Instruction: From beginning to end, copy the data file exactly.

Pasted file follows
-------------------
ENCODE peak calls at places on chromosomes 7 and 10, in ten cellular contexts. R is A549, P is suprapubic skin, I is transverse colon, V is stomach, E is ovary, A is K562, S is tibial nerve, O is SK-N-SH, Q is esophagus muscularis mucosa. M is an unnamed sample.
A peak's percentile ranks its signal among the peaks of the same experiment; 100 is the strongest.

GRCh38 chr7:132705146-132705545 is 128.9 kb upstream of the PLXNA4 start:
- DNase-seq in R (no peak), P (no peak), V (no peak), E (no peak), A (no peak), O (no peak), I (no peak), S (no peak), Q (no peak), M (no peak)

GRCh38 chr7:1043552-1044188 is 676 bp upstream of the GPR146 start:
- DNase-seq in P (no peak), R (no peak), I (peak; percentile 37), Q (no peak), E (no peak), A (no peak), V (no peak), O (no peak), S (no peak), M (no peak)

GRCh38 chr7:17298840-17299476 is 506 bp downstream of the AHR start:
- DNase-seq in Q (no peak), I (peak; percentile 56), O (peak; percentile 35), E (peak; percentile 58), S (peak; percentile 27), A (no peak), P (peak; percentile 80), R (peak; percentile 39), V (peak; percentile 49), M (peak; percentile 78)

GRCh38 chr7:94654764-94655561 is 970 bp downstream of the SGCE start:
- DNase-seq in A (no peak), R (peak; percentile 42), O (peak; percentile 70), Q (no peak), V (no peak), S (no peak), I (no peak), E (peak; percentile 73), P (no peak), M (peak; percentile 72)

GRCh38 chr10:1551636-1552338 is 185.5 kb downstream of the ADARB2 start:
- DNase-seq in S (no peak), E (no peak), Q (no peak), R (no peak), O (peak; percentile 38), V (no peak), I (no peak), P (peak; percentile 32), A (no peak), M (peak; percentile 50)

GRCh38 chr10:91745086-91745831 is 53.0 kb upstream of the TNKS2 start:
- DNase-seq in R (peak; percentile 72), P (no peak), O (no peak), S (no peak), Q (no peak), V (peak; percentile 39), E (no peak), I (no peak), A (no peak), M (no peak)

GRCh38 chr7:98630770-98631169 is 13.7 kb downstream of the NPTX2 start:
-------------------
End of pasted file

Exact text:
ENCODE peak calls at places on chromosomes 7 and 10, in ten cellular contexts. R is A549, P is suprapubic skin, I is transverse colon, V is stomach, E is ovary, A is K562, S is tibial nerve, O is SK-N-SH, Q is esophagus muscularis mucosa. M is an unnamed sample.
A peak's percentile ranks its signal among the peaks of the same experiment; 100 is the strongest.

GRCh38 chr7:132705146-132705545 is 128.9 kb upstream of the PLXNA4 start:
- DNase-seq in R (no peak), P (no peak), V (no peak), E (no peak), A (no peak), O (no peak), I (no peak), S (no peak), Q (no peak), M (no peak)

GRCh38 chr7:1043552-1044188 is 676 bp upstream of the GPR146 start:
- DNase-seq in P (no peak), R (no peak), I (peak; percentile 37), Q (no peak), E (no peak), A (no peak), V (no peak), O (no peak), S (no peak), M (no peak)

GRCh38 chr7:17298840-17299476 is 506 bp downstream of the AHR start:
- DNase-seq in Q (no peak), I (peak; percentile 56), O (peak; percentile 35), E (peak; percentile 58), S (peak; percentile 27), A (no peak), P (peak; percentile 80), R (peak; percentile 39), V (peak; percentile 49), M (peak; percentile 78)

GRCh38 chr7:94654764-94655561 is 970 bp downstream of the SGCE start:
- DNase-seq in A (no peak), R (peak; percentile 42), O (peak; percentile 70), Q (no peak), V (no peak), S (no peak), I (no peak), E (peak; percentile 73), P (no peak), M (peak; percentile 72)

GRCh38 chr10:1551636-1552338 is 185.5 kb downstream of the ADARB2 start:
- DNase-seq in S (no peak), E (no peak), Q (no peak), R (no peak), O (peak; percentile 38), V (no peak), I (no peak), P (peak; percentile 32), A (no peak), M (peak; percentile 50)

GRCh38 chr10:91745086-91745831 is 53.0 kb upstream of the TNKS2 start:
- DNase-seq in R (peak; percentile 72), P (no peak), O (no peak), S (no peak), Q (no peak), V (peak; percentile 39), E (no peak), I (no peak), A (no peak), M (no peak)

GRCh38 chr7:98630770-98631169 is 13.7 kb downstream of the NPTX2 start: